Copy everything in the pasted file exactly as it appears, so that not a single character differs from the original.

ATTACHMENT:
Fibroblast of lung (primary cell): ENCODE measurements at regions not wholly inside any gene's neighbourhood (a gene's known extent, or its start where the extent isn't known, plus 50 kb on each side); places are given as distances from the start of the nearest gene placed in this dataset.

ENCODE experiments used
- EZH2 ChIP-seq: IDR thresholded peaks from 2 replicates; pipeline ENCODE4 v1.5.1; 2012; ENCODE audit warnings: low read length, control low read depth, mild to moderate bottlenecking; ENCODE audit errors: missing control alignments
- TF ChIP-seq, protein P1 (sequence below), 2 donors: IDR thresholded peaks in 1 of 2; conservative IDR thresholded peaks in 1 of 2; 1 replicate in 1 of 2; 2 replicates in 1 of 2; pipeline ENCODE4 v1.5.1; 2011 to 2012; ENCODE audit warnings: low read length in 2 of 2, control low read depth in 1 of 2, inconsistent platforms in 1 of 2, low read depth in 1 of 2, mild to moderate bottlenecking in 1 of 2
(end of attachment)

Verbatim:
Fibroblast of lung (primary cell): ENCODE measurements at regions not wholly inside any gene's neighbourhood (a gene's known extent, or its start where the extent isn't known, plus 50 kb on each side); places are given as distances from the start of the nearest gene placed in this dataset.

ENCODE experiments used
- EZH2 ChIP-seq: IDR thresholded peaks from 2 replicates; pipeline ENCODE4 v1.5.1; 2012; ENCODE audit warnings: low read length, control low read depth, mild to moderate bottlenecking; ENCODE audit errors: missing control alignments
- TF ChIP-seq, protein P1 (sequence below), 2 donors: IDR thresholded peaks in 1 of 2; conservative IDR thresholded peaks in 1 of 2; 1 replicate in 1 of 2; 2 replicates in 1 of 2; pipeline ENCODE4 v1.5.1; 2011 to 2012; ENCODE audit warnings: low read length in 2 of 2, control low read depth in 1 of 2, inconsistent platforms in 1 of 2, low read depth in 1 of 2, mild to moderate bottlenecking in 1 of 2